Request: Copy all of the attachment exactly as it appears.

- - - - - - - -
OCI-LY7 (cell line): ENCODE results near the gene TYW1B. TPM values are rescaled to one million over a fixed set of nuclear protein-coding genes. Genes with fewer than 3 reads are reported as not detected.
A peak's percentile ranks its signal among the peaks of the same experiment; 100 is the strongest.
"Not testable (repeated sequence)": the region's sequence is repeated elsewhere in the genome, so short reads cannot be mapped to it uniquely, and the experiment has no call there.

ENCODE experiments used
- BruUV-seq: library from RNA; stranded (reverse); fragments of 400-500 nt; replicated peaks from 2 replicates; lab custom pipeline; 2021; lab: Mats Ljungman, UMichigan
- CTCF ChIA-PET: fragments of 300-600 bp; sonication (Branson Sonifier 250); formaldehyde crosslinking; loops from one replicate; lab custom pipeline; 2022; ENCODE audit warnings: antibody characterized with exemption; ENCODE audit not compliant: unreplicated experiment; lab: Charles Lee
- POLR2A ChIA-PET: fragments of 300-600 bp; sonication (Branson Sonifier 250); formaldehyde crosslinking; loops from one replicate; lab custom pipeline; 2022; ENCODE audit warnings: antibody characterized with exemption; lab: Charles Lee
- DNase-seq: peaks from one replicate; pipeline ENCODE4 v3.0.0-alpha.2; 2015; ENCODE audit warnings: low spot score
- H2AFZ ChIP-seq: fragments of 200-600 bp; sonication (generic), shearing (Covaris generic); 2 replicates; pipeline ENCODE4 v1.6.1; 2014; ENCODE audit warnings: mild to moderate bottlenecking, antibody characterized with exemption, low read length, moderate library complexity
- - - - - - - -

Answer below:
OCI-LY7 (cell line): ENCODE results near the gene TYW1B. TPM values are rescaled to one million over a fixed set of nuclear protein-coding genes. Genes with fewer than 3 reads are reported as not detected.
A peak's percentile ranks its signal among the peaks of the same experiment; 100 is the strongest.
"Not testable (repeated sequence)": the region's sequence is repeated elsewhere in the genome, so short reads cannot be mapped to it uniquely, and the experiment has no call there.

ENCODE experiments used
- BruUV-seq: library from RNA; stranded (reverse); fragments of 400-500 nt; replicated peaks from 2 replicates; lab custom pipeline; 2021; lab: Mats Ljungman, UMichigan
- CTCF ChIA-PET: fragments of 300-600 bp; sonication (Branson Sonifier 250); formaldehyde crosslinking; loops from one replicate; lab custom pipeline; 2022; ENCODE audit warnings: antibody characterized with exemption; ENCODE audit not compliant: unreplicated experiment; lab: Charles Lee
- POLR2A ChIA-PET: fragments of 300-600 bp; sonication (Branson Sonifier 250); formaldehyde crosslinking; loops from one replicate; lab custom pipeline; 2022; ENCODE audit warnings: antibody characterized with exemption; lab: Charles Lee
- DNase-seq: peaks from one replicate; pipeline ENCODE4 v3.0.0-alpha.2; 2015; ENCODE audit warnings: low spot score
- H2AFZ ChIP-seq: fragments of 200-600 bp; sonication (generic), shearing (Covaris generic); 2 replicates; pipeline ENCODE4 v1.6.1; 2014; ENCODE audit warnings: mild to moderate bottlenecking, antibody characterized with exemption, low read length, moderate library complexity